End of session ploys...

At this time companies have had their displays and presentations even if, this year, it has been put in abeyance. In earlier times boys were often presented in their final year before ‘discharge’ their Queen’s Badge (or King’s Badge). However this meant they may not have an opportunity to wear it in uniform. Today President’s and Queen’s Badges come with a miniature version used as an out-of-uniform buttonhole badge. Some more lateral thinking recipients then wore such badges as kilt pins and some discovered the BB in New Zealand issued miniatures of the ‘old’ King’s and Queen’s Badges and could be passed off as buttonhole adornments. Again looking back in the archive from my previous battalion secretary, I found another innovative way of allowing boys to wear badges. The occasion was at Larbert Station in July 1986, when a party of 42 met to leave for a 10 day trip to Jersey. Two boys who had been too young to obtain their President’s Badges at their display had in the meantime attained the age of 15 and so were presented with their badges before the assembled party, well-wishers and parents seeing off the 1st Larbert group on their adventure; for an adventure it was, travelling to London; crossing the city during morning rush-hour by underground; then on to the south coast for a ferry to the Aquila Methodist Youth Centre in St Helier. Haversacks and belts were worn all the way, not least to ensure spotting, counting and recounting of all the boys at every change of transport. An amusing tale from the trip was breakfast at a London café when 42 ham and eggs were ordered. They duly came, cold ham slices and fried eggs (should have been bacon and eggs)! Thanks were due to Mr Laird at Larbert Station who had engineered every officer’s obtaining a family Railcard entitling half price travel each with four boys travelling for £1 (including the ferry which was BR owned).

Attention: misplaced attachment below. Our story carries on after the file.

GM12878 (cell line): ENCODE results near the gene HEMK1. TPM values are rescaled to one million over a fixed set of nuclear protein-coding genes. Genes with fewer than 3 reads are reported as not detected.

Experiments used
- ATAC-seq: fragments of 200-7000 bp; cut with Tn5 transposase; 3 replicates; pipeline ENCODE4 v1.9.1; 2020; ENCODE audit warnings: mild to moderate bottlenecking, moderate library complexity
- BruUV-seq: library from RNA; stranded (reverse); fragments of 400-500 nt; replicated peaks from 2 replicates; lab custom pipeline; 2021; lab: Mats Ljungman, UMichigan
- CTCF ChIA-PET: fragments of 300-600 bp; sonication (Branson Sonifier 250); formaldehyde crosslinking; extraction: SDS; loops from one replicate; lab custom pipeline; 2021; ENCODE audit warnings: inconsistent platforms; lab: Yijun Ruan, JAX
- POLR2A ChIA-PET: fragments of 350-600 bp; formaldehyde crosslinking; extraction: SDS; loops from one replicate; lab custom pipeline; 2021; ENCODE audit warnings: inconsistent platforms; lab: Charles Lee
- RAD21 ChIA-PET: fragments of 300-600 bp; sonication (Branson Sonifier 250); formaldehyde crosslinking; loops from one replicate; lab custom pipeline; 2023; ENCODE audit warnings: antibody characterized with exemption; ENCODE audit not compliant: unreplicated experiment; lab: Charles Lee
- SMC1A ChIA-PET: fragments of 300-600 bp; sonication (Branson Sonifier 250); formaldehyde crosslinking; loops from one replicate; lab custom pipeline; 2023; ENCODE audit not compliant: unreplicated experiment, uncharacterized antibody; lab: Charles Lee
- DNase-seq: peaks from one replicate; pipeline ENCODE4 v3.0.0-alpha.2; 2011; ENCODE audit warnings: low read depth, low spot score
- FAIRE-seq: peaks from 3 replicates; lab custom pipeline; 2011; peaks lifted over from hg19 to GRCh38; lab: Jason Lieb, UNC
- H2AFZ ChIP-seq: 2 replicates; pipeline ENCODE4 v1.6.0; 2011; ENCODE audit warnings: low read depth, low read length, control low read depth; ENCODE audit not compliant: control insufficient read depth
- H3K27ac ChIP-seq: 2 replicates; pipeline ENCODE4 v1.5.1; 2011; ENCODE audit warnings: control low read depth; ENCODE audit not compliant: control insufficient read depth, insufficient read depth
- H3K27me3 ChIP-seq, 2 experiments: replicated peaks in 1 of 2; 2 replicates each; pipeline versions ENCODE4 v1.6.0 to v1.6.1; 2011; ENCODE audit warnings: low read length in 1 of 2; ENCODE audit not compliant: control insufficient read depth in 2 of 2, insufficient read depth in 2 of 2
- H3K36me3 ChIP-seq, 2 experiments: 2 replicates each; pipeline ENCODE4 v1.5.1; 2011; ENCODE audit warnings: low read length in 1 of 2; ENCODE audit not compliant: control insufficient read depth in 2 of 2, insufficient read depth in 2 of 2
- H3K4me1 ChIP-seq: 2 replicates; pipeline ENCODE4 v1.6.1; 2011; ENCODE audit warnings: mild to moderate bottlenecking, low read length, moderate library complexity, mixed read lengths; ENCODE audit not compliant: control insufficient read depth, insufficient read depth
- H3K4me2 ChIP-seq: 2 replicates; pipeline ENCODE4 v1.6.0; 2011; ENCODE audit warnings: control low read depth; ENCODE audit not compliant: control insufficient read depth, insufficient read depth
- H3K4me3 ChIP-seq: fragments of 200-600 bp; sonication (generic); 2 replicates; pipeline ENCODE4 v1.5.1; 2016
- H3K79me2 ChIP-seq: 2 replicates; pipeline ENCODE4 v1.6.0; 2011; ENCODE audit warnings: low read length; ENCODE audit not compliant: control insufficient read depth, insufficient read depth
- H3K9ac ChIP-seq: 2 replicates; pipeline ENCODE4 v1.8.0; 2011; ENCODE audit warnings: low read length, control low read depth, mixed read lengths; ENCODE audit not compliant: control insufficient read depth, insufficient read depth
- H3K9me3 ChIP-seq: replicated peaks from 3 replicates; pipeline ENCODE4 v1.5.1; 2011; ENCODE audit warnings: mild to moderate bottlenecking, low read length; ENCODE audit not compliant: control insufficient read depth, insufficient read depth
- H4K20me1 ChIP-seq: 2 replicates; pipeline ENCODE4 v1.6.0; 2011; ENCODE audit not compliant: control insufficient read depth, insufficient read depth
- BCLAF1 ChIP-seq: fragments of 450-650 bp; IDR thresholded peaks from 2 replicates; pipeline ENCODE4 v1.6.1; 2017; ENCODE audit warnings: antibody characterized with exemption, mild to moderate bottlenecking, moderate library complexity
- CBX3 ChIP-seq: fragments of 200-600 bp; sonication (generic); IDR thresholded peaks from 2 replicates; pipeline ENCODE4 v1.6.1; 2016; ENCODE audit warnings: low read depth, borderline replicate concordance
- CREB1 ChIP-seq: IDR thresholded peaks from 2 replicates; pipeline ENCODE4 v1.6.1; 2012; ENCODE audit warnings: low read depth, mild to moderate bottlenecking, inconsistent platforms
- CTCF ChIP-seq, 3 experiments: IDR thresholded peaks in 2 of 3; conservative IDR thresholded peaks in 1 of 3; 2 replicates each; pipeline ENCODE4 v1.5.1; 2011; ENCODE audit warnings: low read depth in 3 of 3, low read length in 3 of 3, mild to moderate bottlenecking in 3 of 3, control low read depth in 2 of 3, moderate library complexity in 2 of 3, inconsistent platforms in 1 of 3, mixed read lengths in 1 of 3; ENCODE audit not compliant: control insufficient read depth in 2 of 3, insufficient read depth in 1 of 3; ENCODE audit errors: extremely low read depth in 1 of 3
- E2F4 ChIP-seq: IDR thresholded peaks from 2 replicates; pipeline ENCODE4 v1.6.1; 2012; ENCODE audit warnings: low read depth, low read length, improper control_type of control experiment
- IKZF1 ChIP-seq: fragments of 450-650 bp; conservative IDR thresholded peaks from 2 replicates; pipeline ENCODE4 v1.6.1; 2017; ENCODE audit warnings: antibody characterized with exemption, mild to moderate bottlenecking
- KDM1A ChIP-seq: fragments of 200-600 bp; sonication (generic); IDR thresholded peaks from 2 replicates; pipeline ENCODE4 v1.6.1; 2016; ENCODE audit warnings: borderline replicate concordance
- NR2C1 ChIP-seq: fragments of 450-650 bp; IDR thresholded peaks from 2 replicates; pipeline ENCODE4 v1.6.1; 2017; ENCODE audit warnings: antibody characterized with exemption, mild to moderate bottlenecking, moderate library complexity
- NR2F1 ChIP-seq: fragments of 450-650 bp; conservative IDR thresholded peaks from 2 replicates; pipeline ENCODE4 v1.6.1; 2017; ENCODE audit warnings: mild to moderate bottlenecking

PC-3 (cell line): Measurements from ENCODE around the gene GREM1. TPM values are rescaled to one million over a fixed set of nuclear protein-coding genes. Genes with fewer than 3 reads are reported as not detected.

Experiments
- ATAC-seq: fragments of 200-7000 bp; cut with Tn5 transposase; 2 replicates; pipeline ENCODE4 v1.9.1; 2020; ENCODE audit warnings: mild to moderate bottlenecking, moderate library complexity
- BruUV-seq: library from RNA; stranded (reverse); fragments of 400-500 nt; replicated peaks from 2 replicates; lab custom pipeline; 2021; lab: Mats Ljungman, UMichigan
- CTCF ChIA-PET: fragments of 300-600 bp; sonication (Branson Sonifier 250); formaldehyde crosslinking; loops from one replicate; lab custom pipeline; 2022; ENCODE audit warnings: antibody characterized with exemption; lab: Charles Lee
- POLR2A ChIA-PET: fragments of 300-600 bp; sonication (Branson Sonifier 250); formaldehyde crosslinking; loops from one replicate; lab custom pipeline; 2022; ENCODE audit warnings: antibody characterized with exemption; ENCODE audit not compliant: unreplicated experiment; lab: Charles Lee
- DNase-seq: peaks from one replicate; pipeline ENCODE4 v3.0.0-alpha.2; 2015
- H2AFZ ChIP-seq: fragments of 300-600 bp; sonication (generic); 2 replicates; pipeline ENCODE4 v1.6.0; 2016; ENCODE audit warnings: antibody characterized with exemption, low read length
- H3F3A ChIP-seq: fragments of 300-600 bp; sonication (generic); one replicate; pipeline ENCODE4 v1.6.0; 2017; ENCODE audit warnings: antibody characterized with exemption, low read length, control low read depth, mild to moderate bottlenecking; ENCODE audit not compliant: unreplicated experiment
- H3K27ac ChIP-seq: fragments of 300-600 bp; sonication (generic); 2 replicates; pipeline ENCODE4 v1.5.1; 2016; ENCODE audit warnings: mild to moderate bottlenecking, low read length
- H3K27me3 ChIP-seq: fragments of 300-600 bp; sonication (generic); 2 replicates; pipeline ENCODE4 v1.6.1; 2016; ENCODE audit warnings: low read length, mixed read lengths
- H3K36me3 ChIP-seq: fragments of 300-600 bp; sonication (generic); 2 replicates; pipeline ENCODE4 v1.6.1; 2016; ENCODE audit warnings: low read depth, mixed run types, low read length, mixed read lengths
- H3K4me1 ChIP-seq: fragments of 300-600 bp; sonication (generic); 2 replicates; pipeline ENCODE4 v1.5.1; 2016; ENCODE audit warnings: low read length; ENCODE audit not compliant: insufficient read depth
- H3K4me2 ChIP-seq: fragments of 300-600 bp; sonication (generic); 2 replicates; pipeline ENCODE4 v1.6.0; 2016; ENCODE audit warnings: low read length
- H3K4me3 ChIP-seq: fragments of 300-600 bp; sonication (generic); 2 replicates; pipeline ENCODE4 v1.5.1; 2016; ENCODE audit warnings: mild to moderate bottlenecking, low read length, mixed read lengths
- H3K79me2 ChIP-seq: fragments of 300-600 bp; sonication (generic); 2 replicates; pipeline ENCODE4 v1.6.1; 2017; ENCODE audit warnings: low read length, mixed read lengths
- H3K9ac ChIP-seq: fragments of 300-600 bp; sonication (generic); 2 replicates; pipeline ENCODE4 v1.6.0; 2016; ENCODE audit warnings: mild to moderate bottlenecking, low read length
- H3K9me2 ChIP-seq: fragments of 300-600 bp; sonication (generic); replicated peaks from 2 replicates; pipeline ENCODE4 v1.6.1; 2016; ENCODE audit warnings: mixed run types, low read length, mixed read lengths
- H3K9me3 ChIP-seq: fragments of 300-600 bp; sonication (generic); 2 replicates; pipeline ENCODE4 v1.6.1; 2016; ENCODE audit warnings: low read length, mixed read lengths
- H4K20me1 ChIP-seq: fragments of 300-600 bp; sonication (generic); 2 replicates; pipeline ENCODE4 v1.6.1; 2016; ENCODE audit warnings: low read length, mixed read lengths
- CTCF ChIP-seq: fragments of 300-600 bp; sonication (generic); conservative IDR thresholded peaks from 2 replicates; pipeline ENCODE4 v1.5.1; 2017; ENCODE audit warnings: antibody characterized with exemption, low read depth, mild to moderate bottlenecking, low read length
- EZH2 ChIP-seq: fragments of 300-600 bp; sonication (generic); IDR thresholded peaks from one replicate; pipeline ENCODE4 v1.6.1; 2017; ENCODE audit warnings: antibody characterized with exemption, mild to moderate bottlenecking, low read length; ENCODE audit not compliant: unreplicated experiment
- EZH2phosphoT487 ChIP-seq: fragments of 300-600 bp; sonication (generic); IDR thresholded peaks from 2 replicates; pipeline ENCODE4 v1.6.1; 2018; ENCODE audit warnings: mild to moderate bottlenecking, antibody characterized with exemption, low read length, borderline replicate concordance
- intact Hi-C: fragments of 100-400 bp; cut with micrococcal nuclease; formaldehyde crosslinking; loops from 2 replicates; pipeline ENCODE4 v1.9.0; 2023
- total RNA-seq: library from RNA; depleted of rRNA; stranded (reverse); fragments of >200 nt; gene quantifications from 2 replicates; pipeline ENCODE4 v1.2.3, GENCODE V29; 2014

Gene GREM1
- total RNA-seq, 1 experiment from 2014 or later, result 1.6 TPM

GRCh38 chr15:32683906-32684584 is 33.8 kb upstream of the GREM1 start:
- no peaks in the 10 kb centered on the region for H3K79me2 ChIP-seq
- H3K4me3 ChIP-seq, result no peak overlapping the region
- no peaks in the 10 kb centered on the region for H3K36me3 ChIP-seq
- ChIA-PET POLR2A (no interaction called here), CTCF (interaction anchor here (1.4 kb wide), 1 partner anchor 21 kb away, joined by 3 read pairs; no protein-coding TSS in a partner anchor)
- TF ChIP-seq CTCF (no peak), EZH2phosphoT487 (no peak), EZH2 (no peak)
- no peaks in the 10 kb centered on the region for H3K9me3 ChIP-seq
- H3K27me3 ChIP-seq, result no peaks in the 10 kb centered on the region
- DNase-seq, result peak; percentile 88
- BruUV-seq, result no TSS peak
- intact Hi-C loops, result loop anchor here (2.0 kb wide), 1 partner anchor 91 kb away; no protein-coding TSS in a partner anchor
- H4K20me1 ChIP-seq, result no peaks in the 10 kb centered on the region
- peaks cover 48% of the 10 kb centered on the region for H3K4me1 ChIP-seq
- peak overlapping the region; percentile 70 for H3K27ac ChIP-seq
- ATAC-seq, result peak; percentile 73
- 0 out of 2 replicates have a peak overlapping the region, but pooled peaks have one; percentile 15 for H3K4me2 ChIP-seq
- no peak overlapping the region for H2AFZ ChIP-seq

By The Newsroom
Sunday, 28th June 2020, 12:00 pm

At this time companies have had their displays and presentations even if, this year, it has been put in abeyance. In earlier times boys were often presented in their final year before ‘discharge’ their Queen’s Badge (or King’s Badge). However this meant they may not have an opportunity to wear it in uniform. Today President’s and Queen’s Badges come with a miniature version used as an out-of-uniform buttonhole badge. Some more lateral thinking recipients then wore such badges as kilt pins and some discovered the BB in New Zealand issued miniatures of the ‘old’ King’s and Queen’s Badges and could be passed off as buttonhole adornments. Again looking back in the archive from my previous battalion secretary, I found another innovative way of allowing boys to wear badges. The occasion was at Larbert Station in July 1986, when a party of 42 met to leave for a 10 day trip to Jersey. Two boys who had been too young to obtain their President’s Badges at their display had in the meantime attained the age of 15 and so were presented with their badges before the assembled party, well-wishers and parents seeing off the 1st Larbert group on their adventure; for an adventure it was, travelling to London; crossing the city during morning rush-hour by underground; then on to the south coast for a ferry to the Aquila Methodist Youth Centre in St Helier. Haversacks and belts were worn all the way, not least to ensure spotting, counting and recounting of all the boys at every change of transport. An amusing tale from the trip was breakfast at a London café when 42 ham and eggs were ordered. They duly came, cold ham slices and fried eggs (should have been bacon and eggs)! Thanks were due to Mr Laird at Larbert Station who had engineered every officer’s obtaining a family Railcard entitling half price travel each with four boys travelling for £1 (including the ferry which was BR owned).